I received a political survey call last week that I can’t shake. The focus quickly turned to the attorney general’s race, and the messages that the Republican candidate, Doug Wardlow, is apparently testing. I hadn’t known anything about Wardlow, except his party; but now, I do.
His campaign, or one working on his behalf, appears to be testing messages against Muslims; immigrants; and a decades-old past association between the Democratic candidate, Keith Ellison, a Muslim, and a fringe group that Ellison disavowed years ago. These campaign messages don’t say who Wardlow is, or what he can do to serve Minnesota. They are designed to stir fear and hatred of the stranger, because of the way they dress, the color of their skin, the particulars of how they pray. They play on fear of the other, and they turned my stomach cold.
The next time that you or a loved one is in a hospital, look at who is serving you — the phlebotomist in the hijab who carefully places the needle in a vein that’s been threaded many times before. The nurse with skin the color of a shiny coffee bean, who smiles at you and says that he will pray for you, and means it, as he shows you how to empty your ileostomy appliance. The oncologist who came to America from India as a boy, who now holds your life in his hands. And your strikingly blunt but powerfully effective radiologist from China who saved you from a painful, invasive surgery.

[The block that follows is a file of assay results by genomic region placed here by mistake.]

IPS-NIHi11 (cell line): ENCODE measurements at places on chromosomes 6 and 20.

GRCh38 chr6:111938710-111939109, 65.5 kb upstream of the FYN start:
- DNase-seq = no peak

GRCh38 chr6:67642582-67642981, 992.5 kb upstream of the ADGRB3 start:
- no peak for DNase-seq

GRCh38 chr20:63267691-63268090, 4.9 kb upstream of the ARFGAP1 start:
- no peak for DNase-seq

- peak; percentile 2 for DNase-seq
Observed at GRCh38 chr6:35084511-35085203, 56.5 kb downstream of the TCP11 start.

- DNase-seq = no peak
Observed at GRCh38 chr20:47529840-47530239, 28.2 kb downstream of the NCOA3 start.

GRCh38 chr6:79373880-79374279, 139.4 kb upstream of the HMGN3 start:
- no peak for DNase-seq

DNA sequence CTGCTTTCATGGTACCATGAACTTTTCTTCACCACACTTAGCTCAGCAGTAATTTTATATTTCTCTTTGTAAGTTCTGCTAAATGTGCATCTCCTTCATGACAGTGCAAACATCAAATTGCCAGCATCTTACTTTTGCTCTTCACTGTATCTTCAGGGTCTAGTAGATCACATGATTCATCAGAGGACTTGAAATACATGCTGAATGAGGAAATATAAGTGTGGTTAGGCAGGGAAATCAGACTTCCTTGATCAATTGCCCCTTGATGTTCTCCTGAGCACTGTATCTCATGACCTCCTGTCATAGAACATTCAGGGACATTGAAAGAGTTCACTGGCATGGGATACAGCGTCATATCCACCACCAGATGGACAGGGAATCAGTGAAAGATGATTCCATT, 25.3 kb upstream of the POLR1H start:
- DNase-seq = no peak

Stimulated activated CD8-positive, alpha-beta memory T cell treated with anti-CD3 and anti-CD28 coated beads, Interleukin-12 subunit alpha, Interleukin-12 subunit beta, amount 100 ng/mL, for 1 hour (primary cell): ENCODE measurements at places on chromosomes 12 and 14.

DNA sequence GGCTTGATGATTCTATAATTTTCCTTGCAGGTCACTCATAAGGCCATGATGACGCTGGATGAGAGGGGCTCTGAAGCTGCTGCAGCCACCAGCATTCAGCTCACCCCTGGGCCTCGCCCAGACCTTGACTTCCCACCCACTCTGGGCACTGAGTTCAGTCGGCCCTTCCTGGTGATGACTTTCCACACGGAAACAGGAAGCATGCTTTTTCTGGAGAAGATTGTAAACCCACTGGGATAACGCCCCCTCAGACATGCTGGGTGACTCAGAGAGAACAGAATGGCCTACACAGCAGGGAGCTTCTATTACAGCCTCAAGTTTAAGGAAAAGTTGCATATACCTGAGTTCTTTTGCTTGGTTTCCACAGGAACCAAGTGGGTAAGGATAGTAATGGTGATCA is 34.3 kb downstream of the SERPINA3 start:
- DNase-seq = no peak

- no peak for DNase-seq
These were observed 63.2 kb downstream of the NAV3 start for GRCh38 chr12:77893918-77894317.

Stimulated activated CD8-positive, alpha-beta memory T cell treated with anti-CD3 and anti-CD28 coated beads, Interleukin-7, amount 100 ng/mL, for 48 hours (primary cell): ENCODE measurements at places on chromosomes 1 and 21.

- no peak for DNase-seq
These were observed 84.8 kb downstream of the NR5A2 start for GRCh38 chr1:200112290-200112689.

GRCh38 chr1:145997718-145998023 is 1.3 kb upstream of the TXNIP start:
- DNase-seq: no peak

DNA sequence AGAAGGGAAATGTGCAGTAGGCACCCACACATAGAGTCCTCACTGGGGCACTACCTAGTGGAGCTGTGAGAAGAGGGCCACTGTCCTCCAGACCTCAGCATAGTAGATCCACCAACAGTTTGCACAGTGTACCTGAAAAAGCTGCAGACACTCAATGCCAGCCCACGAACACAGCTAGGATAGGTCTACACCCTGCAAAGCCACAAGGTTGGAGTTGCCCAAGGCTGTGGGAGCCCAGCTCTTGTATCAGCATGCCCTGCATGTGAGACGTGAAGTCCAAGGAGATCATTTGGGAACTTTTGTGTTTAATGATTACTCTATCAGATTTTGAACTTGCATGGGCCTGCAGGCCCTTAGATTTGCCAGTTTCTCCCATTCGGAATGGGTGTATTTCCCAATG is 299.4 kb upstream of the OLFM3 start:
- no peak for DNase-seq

Think about how every bit of food gets to your table; how the hotels you sleep in are comfortable and cared for; and how immigrants make our Minnesota economy hum with commerce, culture, and vitality, and with their children eager to learn and add their energy to ours. (See the work of Bruce Corrie, among many others’, for empirical research on the economic benefits immigrants provide to Minnesota.)
Remember that if you were Catholic, Jewish, or anything but Lutheran, back in the day in Minnesota, you were on the outs, too. Then, you were the stranger.
Please raise your voice against this malignant strain of politics that has been infecting our country more virulently, with new citizens and potential citizens as its target. We are better than this.
Donna Greenberg Koren lives in West Saint Paul, is the granddaughter of immigrants, and greatly appreciates all of the contributions that immigrants provide to Minnesota and our nation. She also supports positive political campaigns.